Yesterday I attended a Jetboil press event in Boulder. It was an opportunity to examine the product line and to speak with Jetboil reps in a less time-crunched setting than Outdoor Retailer.
Stove system overview
To simplify decision-making for its dealers and customers, Jetboil seems to have worked hard to keep its product line tight. It sells just seven backpacking-worthy stove systems:
Fast Boil: for boil-only meals and hot drinks
- Zip ($80, 12 oz, 0.8 liters, soloist): the most economical option; and,
- Flash ($100, 13.1 oz, 1.0 liters, 1-2 people): the original Jetboil with signature speed and efficiency, and still the best-selling unit.
Precision Cooking (gas feed): for simmering and colder temperatures
- MicroMo ($130, 12 oz, 0.8 liters, soloist): smallest and lightest system with a regulated burner;
- MiniMo ($135, 14.6 oz, 1.0 liters, 1-2 people): identical to the MicroMo, but with a bigger pot;
- SUMO ($140, 16.0 oz, 1.8 liters, 2-4 people): a MicroMo for groups;
Precision Cooking (liquid feed): the most winter-worthy
- milliJoule ($180, 19.3 oz, 1.5 liters, winter soloist): smallest and lightest winter system; and,
- Joule ($200, 28 oz, 2.5 liters, 2-3 winter campers): like the milliJoule, but with more volume.
Universal pros and cons
Across its line, all Jetboil stoves have the same advantages and liabilities:
With the purchase of a single Jetboil system, you get an effective and nearly complete kitchen setup. Just add a fuel canister, utensil, a lighter (as a backup, even if it has push-button ignition), and separate eating & drinking vessels for each person of the group (if applicable). In comparison, a la carte stove systems require more research and thought.
Pro: Speed & efficiency
A Jetboil system includes an integrated burner, pot, and windscreen. By designing these components to work together, Jetboil achieves excellent boil times and fuel efficiency.
When not in use, the components of a Jetboil system nest together and become very compact. Inside the pot of the Flash and Zip, for example, you can neatly fit the burner, fuel canister stabilizer (which clips into the burner), optional pot/pan support, and a 240-gram fuel canister. The pot lid secures everything in place.
The lightest Jetboil system weighs 12 oz. In comparison, my go-to gas stove system weighs one-third less — just 8.1 oz — in a similar configuration: stove, pot, and coffee mug. The extra weight of a Jetboil is attributable to its materials (e.g. aluminum, not titanium) and to extra features that increase efficiency, such as the FluxRing and pot cozy.
Con: Canister gas
Since Jetboil first launched in 2004, its stoves have been compatible with canister gas only. It has never wandered into alcohol or liquid fuels, which are more widely available and more economical. It’s difficult to find gas canisters outside of outdoor retail stores, and you cannot mail or fly with them.
Jetboil Fast Boil vs. Precision Cooking Systems
Jetboil stoves fall into three categories:
- Fast Boil,
- Precision Cooking, and,
The Basecamp systems are slick, but impractical for backpacking: the lightest model, the Halfgen, tips the scales at 3.5 pounds; and its propane gas canister (which must be made of steel, instead of lighter weight aluminum) adds even more weight.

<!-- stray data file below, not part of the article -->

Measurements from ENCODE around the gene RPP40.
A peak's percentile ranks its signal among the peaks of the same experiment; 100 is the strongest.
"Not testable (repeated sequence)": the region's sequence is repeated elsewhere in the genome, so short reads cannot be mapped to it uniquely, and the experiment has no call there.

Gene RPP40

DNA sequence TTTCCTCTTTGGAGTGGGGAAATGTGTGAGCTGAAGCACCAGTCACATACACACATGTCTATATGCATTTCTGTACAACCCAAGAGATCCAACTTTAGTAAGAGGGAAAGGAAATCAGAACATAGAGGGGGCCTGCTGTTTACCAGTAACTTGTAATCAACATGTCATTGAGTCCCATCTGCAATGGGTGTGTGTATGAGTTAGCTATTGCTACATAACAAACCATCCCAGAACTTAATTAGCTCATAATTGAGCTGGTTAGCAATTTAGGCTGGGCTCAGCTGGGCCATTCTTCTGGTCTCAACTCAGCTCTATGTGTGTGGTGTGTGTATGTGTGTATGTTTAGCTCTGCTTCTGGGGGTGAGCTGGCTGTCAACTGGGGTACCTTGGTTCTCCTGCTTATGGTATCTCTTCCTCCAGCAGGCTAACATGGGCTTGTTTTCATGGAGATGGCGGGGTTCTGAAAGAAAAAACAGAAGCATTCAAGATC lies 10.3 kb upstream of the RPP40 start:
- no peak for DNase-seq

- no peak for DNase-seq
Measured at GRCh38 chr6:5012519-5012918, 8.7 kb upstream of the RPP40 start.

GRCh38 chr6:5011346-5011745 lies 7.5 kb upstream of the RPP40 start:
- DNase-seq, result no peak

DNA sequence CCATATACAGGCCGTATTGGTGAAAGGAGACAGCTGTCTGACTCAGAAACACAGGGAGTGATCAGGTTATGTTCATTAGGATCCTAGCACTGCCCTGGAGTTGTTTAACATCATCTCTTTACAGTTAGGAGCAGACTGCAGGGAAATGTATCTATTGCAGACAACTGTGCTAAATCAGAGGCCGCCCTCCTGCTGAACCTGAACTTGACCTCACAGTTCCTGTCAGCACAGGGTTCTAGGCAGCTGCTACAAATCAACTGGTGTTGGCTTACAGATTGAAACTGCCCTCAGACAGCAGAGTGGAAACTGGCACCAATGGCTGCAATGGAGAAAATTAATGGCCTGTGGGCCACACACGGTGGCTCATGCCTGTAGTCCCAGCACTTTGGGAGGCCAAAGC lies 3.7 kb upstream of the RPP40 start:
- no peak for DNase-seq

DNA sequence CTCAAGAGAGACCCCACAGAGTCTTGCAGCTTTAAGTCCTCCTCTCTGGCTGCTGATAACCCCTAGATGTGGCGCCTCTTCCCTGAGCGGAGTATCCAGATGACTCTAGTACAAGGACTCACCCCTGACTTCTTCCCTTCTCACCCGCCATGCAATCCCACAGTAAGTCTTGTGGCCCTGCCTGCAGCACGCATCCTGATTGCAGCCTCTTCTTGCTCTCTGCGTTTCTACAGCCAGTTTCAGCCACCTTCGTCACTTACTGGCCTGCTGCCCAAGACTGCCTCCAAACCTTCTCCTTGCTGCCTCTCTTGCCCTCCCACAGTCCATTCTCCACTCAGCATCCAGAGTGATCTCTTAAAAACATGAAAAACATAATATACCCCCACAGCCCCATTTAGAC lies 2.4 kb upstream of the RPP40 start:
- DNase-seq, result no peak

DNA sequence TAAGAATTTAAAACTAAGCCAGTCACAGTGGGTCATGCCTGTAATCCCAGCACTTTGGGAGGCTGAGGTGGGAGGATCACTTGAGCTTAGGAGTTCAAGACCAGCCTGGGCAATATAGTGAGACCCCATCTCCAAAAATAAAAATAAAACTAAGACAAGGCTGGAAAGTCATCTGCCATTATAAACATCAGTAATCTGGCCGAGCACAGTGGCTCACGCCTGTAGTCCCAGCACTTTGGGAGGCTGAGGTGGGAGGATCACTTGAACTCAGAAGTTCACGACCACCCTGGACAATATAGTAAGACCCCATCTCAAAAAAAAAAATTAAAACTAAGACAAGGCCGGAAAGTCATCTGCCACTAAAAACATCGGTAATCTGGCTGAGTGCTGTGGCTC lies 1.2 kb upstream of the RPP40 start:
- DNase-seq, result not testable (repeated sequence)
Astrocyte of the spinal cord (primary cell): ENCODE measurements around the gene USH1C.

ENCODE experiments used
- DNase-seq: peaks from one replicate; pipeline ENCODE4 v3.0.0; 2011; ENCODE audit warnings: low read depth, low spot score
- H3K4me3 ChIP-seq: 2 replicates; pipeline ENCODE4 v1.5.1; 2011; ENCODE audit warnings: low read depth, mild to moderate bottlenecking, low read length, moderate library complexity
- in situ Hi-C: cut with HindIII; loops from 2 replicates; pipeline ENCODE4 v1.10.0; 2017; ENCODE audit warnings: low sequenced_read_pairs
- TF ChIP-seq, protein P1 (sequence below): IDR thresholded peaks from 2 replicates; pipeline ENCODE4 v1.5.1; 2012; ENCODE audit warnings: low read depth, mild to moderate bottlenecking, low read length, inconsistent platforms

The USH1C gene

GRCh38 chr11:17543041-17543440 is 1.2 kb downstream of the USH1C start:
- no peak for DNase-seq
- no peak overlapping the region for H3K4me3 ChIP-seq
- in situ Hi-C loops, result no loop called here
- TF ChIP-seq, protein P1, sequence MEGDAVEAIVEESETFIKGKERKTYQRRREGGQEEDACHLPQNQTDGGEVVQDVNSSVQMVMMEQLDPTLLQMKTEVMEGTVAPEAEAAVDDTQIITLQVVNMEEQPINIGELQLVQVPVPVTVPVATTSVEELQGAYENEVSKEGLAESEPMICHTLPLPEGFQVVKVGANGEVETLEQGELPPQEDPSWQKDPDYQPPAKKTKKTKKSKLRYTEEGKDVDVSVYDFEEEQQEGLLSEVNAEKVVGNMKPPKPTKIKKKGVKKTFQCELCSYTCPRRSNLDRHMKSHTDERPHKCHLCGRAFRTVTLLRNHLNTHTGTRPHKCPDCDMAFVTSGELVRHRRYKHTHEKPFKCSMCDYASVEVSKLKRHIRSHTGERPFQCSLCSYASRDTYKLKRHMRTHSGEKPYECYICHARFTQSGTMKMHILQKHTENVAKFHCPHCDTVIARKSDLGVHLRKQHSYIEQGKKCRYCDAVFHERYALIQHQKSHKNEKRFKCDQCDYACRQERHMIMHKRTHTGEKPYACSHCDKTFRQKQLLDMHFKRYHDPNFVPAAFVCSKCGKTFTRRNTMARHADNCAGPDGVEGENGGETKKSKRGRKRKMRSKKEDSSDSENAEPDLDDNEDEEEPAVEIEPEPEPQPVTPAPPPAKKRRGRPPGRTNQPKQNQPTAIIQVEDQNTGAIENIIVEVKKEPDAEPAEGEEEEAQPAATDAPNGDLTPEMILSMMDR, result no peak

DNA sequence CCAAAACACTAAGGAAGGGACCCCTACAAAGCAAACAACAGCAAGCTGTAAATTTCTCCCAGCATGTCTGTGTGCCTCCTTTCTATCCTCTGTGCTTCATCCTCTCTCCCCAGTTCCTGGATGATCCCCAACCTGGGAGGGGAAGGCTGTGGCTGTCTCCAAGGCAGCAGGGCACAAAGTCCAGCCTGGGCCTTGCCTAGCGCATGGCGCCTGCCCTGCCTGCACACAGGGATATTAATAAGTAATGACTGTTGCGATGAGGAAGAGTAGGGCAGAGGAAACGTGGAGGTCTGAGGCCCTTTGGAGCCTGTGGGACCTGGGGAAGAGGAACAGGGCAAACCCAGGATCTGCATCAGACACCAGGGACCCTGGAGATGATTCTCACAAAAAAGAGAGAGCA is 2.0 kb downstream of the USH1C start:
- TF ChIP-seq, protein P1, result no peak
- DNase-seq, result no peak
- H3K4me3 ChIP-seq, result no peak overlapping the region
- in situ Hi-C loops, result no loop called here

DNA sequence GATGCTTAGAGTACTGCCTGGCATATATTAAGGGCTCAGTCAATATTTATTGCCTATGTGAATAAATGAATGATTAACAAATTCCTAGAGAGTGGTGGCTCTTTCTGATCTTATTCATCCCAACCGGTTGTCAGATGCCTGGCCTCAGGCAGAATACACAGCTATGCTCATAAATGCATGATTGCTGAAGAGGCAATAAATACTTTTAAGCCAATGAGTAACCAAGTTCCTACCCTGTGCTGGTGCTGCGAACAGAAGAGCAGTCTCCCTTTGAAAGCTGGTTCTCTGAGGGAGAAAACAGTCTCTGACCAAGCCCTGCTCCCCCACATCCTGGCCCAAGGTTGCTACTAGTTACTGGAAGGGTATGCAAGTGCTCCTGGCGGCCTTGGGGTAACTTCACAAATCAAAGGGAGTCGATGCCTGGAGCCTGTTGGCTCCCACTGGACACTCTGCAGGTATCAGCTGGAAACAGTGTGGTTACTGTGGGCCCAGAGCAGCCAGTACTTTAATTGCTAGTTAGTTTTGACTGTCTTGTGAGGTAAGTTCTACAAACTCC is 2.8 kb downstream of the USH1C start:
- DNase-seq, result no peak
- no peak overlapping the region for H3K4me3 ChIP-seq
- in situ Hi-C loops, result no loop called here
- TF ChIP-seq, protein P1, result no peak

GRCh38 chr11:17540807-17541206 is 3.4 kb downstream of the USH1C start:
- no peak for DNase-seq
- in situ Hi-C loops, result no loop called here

Fast Boil and Precision Cooking stoves are differentiated in just one respect: fuel regulation. The Precision Cooking burners have a regulator, which governs the fuel pressure out of the canister, specifically to 12 psi. This component adds expense and marginal weight, but allows the stove to:
- Simmer, and
- Operate reliably in colder temperatures, down to a canister temperature of 20* F.
The Fast Boil stoves are unregulated. Simmering is difficult — if the stove is on, it’s basically a flame-thrower. And stove performance varies more with the canister pressure, which is a function of its temperature, fullness, altitude, and gas blend.
Jetboil Zip vs Flash
The Zip and Flash use the same unregulated burner, making them most suitable for boil-only meals and drinks.
The Zip ($80, 12 oz) is barebones and best for soloists. The Flash ($100, 13.1 oz), with 25 percent more pot volume (1.0 liters versus 0.8 liters), can be more easily stretched to hungry soloists and 2-person groups. In addition, it has a push-button ignition, which is convenient so long as it works.
Jetboil MicroMo vs. MiniMo vs. SUMO
These Mo-based systems vary only in their pot volumes and shapes. Differences in boil times and fuel efficiency are negligible or non-existent. The tall-and-skinny MicroMo is the lightest and most compact, but meals can be more easily eaten directly out of the wide-and-short MiniMo. The SUMO is suitable for groups.
Jetboil Joule vs -Mo stoves
The milliJoule/Joule can operate on a liquid feed (i.e. an inverted canister), which makes them more reliable on cold, wintertime outings. The burner’s distinguishing feature is the pre-heat tube, in which the liquid fuel emerging from the canister is vaporized before reaching the burner jets.
Questions about Jetboil stoves, including how they compare to each other and to stoves from other brands? Leave a comment.
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